Hijā', the Bacchic Naqā'iḍ, and the Rhetorical Wine Poem
Within the broad possibilities of generic transformation already demonstrated in various ways in Chapter 1, it remains for us to examine a development of Hijā', from the Jāhiliyya to the early 'Abbāsid period. Elements of lampoon, argument, and discourse in Abū Nuwās' wine poetry constitute, in part, a development from what may be termed the Naqā'iḍ al-khamr of the Umayyad period. The Naqā'iḍ, in general, stem directly from Hijā'; they are by definition simply duelling dialogues of Hijā'.1 Since wine poetry became a medium of such "flytings" it is interesting that in the earliest poetry wine as a theme was subject to the mood of Hijā' as much as it was to fakhr or any other movement, mood, or theme. In the Umayyad period reciprocal censure and Hijā' came together in the Naqā'iḍ of wine; these may be seen to be part of the literary backdrop by which Abū Nuwās was influenced and to which he added a new quality of rhetoric or dialectic, aided by the deft structuring of his wine poems.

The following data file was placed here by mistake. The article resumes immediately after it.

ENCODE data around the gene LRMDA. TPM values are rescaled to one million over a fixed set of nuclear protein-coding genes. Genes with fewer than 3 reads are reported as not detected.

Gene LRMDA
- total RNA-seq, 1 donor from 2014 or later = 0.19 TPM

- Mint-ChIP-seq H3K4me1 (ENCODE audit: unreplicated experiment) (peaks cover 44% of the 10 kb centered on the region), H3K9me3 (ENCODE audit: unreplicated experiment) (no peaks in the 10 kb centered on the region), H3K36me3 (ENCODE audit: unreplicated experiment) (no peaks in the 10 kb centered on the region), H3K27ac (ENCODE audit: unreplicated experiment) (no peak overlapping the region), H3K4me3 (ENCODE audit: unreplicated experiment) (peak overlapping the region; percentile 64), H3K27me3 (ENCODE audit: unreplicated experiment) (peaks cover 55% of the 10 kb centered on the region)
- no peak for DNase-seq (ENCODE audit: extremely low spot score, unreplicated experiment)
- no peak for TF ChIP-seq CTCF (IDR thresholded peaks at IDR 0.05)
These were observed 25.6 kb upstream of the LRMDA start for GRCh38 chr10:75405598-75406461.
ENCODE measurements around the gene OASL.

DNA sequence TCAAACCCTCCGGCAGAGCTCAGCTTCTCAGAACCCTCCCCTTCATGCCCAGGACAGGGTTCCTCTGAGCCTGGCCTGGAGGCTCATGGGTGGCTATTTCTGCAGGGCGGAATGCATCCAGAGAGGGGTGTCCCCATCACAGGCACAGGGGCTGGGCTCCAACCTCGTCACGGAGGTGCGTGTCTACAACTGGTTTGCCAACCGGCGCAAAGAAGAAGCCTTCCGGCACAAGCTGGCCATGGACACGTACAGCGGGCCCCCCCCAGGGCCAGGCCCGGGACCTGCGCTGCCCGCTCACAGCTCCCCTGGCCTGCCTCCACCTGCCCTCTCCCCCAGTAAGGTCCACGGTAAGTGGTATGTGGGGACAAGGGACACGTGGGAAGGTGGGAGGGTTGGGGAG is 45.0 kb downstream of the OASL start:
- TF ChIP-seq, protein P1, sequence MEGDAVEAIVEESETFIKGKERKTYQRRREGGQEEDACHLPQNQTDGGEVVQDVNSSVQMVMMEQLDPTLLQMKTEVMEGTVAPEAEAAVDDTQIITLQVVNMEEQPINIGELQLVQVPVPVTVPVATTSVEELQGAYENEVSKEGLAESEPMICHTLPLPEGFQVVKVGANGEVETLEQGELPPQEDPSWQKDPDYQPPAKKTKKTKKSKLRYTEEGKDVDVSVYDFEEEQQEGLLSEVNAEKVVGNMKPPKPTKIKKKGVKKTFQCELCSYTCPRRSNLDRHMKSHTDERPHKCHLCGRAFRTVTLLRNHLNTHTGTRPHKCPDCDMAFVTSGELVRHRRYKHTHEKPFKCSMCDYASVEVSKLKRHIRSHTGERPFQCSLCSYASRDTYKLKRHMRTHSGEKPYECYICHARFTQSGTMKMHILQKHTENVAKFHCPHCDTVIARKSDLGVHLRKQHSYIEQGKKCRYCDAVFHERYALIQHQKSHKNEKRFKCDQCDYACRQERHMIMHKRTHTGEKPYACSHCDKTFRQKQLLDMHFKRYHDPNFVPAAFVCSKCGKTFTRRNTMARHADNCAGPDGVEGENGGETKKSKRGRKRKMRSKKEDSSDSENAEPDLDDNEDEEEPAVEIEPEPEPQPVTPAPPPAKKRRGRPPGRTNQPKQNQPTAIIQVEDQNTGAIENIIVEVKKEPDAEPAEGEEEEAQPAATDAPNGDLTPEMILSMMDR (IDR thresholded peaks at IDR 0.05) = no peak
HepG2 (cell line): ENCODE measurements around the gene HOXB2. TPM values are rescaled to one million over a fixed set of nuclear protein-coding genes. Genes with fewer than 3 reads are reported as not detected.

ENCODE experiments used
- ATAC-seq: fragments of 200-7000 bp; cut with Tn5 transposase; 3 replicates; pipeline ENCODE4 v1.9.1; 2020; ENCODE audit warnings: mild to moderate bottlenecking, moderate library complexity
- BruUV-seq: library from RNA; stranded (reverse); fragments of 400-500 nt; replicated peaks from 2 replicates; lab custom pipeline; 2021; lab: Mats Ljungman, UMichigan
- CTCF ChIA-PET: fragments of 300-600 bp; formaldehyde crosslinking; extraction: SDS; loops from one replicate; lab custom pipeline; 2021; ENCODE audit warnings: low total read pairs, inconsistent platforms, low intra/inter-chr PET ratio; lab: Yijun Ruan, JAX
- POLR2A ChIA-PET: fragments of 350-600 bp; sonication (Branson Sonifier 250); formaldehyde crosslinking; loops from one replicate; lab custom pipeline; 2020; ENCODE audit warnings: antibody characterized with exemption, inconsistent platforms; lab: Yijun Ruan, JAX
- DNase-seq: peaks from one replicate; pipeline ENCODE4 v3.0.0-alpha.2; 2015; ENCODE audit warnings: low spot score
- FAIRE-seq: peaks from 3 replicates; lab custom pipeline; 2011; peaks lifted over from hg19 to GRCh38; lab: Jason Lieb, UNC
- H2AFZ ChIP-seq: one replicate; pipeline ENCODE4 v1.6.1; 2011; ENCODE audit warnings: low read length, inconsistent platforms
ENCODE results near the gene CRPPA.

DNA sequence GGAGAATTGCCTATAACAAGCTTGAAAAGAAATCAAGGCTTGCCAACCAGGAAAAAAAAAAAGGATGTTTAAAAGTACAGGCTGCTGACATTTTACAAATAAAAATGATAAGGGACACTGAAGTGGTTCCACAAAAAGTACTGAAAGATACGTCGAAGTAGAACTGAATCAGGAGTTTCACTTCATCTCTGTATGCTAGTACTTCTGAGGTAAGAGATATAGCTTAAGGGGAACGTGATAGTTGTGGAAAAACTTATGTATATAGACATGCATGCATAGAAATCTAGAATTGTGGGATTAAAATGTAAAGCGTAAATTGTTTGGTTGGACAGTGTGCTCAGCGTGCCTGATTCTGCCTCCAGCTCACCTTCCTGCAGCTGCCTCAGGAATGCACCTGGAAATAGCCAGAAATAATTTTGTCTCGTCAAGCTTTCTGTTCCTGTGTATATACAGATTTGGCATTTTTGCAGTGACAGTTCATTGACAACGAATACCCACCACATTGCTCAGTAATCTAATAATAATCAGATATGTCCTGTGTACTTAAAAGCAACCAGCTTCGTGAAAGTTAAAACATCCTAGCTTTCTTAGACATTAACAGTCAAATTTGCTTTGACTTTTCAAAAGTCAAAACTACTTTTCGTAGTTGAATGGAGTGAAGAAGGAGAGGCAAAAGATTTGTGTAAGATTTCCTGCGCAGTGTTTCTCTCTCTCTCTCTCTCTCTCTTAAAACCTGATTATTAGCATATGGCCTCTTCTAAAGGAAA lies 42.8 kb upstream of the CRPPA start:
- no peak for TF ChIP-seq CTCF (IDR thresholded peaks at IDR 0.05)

In the Jāhiliyya it was through fakhr that the poet rebutted the censurer--the best known example existing in Ṭarafa's Mu'allaqa.2 Furthermore, the type of ḥikma which was derived from contemplations on life and death also encouraged and supported khamr in defiance of the communal voice of caution. A particularly clear example survives in poem 9 of the Mufaḍḍaliyyāt usually attributed to Mutammim b. Nuwayra. In this ode three lines of khamr defy the censurer (line 28):3____________________